Source: Saturday Prayer: Still Waters
This came up on my facebook news feed.
Always is what you miss. Always knowing where they are. At school. At play practice. At a ballgame. At a friend’s. Always looking at the clock mid day and anticipating the door opening, the sigh, the smile, the laugh, the shrug.
I have been luckier than most. My children decided to live at home during college and grad school, are still living at home. In fact instead of less people in the house we have more. (That is a blessing and a curse because you live with how some other mother raised her child.)
Still, it is not the same. And you know it is only a matter of time. If not physically gone, the roles change and that is a loss not understood by men, not understood by the children who are no longer children and often not understood by other mothers until late in life. You know the ones…In homeschooling they are the ones counting down the years, months, days, minutes until they are “done!”. They are the ones who can not wait to use that child’s room for their own workshop-sewingroom-study-getaway-etc. These are the people who do not understand. The ones who whisper words behind your back. But I know, I have observed the ones left behind and no matter how busy you are or how often you see them in the end always is what you miss.
Here is the entire essay.
“It’s not a death. And it’s not a tragedy. But it’s not nothing, either…”💔 I feel like this little boy walked out the door today, not the fine young man we’ve raised. Today is hard. Very hard.
“I wasn’t wrong about their leaving. My husband kept telling me I was. That it wasn’t the end of the world when first one child, then another , and then the last packed their bags and left for college.
But it was the end of something. “Can you pick me up, Mom?” “What’s for dinner?” “What do you think?”
I was the sun and they were the planets. And there was life on those planets, whirling, non stop plans and parties and friends coming and going, and ideas and dreams and the phone ringing and doors slamming.
And I got to beam down on them. To watch. To glow.
And then they were gone, one after the other.
“They’ll be back,” my husband said. And he was right. They came back. But he was wrong, too, because they came back for intervals — not for always, not planets anymore, making their predictable orbits, but unpredictable, like shooting stars.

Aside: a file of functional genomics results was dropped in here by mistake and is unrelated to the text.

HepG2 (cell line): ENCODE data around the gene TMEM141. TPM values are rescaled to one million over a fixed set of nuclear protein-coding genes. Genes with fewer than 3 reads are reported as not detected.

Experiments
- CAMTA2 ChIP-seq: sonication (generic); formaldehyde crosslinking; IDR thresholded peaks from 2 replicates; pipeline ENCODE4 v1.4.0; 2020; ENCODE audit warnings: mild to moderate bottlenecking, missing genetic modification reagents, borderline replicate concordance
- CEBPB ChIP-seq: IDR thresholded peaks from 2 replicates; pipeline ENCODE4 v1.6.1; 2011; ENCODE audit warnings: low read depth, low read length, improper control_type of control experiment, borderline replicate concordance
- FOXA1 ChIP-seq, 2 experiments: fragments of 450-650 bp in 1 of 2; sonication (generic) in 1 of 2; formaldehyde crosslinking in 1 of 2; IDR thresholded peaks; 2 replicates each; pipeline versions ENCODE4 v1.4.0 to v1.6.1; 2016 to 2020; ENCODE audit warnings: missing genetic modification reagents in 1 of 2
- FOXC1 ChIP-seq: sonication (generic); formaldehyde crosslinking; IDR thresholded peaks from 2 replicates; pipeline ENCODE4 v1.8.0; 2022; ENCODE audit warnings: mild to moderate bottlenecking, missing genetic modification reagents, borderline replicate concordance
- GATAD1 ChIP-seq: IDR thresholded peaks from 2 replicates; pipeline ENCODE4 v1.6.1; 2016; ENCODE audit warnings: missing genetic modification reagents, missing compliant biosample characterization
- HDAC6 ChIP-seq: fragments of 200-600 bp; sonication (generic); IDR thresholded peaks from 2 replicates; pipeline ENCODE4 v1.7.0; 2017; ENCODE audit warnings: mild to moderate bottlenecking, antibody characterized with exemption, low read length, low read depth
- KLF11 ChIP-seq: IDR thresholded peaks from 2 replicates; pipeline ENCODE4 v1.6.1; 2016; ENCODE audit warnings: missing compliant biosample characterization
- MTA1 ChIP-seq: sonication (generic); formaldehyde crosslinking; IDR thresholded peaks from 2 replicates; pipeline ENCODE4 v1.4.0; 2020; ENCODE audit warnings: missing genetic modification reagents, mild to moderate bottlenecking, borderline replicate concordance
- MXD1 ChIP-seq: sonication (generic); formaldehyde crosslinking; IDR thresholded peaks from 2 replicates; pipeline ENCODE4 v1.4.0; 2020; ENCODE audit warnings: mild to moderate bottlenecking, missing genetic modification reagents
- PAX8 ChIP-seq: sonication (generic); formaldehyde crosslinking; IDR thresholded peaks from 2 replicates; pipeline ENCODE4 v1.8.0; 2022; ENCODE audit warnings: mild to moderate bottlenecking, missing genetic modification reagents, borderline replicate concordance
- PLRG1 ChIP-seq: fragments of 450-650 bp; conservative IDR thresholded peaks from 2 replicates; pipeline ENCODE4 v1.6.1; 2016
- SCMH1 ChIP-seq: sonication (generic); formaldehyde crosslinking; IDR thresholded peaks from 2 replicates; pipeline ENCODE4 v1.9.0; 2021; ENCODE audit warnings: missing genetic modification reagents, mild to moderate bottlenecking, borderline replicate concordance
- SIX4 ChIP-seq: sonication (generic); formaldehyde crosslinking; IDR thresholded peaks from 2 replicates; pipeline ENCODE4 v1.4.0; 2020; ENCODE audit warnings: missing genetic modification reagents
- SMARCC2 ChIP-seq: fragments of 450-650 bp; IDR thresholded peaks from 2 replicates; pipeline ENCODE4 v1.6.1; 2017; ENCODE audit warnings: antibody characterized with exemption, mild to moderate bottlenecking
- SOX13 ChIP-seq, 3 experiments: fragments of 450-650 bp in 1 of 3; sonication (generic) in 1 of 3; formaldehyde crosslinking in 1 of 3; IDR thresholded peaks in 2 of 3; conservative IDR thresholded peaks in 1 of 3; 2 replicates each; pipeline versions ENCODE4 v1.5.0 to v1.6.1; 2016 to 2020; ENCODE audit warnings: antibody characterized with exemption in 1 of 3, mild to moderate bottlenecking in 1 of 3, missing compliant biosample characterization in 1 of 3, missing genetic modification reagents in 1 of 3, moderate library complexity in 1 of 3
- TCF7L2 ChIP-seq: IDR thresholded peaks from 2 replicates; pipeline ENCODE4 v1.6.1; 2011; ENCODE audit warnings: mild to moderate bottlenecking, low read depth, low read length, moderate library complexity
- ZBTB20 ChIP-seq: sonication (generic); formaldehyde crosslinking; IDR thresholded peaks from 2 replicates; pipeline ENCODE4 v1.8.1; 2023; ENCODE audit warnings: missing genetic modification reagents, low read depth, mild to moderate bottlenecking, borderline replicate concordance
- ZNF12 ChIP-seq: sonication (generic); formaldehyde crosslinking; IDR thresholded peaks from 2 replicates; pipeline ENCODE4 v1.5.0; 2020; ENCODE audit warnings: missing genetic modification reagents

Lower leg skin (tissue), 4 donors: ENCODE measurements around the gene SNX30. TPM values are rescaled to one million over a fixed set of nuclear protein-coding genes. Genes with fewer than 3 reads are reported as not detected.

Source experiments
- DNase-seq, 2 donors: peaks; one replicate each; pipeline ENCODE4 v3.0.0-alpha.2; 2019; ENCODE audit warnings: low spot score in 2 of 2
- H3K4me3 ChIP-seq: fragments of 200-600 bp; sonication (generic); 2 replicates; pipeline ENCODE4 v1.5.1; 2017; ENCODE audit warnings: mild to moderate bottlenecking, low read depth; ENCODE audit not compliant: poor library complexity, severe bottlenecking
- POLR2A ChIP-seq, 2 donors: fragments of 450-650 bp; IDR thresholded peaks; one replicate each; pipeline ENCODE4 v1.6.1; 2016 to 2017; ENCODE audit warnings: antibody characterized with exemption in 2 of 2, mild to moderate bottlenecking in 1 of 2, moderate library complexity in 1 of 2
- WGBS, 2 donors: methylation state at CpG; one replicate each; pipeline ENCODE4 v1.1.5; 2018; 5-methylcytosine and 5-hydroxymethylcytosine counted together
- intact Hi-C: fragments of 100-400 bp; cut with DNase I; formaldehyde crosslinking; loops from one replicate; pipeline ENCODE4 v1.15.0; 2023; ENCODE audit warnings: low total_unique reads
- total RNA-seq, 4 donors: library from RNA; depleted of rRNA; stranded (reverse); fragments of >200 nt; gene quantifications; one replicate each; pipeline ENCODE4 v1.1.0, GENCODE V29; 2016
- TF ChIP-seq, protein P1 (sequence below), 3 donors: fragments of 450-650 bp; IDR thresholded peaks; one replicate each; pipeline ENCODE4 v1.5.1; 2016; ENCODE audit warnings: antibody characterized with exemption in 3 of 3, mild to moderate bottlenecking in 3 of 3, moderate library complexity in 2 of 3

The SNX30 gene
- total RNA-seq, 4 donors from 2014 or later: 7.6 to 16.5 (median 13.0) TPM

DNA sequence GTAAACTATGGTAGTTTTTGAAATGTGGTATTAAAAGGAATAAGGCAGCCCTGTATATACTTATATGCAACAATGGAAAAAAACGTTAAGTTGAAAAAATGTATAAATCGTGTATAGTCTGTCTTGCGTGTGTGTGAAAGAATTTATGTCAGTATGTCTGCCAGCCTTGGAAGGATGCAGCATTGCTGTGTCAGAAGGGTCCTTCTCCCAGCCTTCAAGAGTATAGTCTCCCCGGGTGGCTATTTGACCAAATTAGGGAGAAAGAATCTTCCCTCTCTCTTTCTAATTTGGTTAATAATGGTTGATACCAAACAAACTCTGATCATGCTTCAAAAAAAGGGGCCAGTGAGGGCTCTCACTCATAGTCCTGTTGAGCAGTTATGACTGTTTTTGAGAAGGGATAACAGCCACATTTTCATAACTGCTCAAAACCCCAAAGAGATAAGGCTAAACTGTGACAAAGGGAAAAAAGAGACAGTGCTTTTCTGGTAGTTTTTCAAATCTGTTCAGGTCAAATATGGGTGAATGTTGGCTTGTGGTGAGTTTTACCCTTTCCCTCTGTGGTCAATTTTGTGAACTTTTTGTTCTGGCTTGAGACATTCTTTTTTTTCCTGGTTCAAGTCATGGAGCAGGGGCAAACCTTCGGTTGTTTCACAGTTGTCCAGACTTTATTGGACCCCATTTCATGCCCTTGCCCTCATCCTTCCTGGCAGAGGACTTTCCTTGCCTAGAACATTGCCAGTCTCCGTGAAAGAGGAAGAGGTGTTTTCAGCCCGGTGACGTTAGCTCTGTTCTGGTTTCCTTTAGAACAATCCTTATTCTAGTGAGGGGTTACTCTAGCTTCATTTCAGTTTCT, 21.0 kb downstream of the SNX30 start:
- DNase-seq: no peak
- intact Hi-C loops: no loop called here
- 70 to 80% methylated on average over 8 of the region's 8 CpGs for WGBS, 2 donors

Always is what you miss. Always knowing where they are. At school. At play practice. At a ballgame. At a friend’s. Always looking at the clock mid day and anticipating the door opening, the sigh, the smile, the laugh, the shrug. “How was school?” answered for years in too much detail. “And then he said . . . and then I said to him. . . .” Then hardly answered at all.
Always, knowing his friends.
Her favorite show.
What he had for breakfast.
What she wore to school.
What he thinks.
How she feels.
My friend Beth’s twin girls left for Roger Williams yesterday. They are her fourth and fifth children. She’s been down this road three times before. You’d think it would get easier.
“I don’t know what I’m going to do without them,” she has said every day for months.
And I have said nothing, because, really, what is there to say?
A chapter ends. Another chapter begins. One door closes and another door opens. The best thing a parent can give their child is wings. I read all these things when my children left home and thought then what I think now: What do these words mean?
Eighteen years isn’t a chapter in anyone’s life. It’s a whole book, and that book is ending and what comes next is connected to, but different from, everything that has gone before.
Before was an infant, a toddler, a child, a teenager. Before was feeding and changing and teaching and comforting and guiding and disciplining, everything hands -on. Now?
Now the kids are young adults and on their own and the parents are on the periphery, and it’s not just a chapter change. It’s a sea change.
As for a door closing? Would that you could close a door and forget for even a minute your children and your love for them and your fear for them, too. And would that they occupied just a single room in your head. But they’re in every room in your head and in your heart.
As for the wings analogy? It’s sweet. But children are not birds. Parents don’t let them go and build another nest and have all new offspring next year.
Saying goodbye to your children and their childhood is much harder than all the pithy sayings make it seem. Because that’s what going to college is. It’s goodbye.
It’s not a death. And it’s not a tragedy.
But it’s not nothing, either.
To grow a child, a body changes. It needs more sleep. It rejects food it used to like. It expands and it adapts.
To let go of a child, a body changes, too. It sighs and it cries and it feels weightless and heavy at the same time.
The drive home alone without them is the worst. And the first few days. But then it gets better. The kids call, come home, bring their friends, fill the house with their energy again.
Life does go on.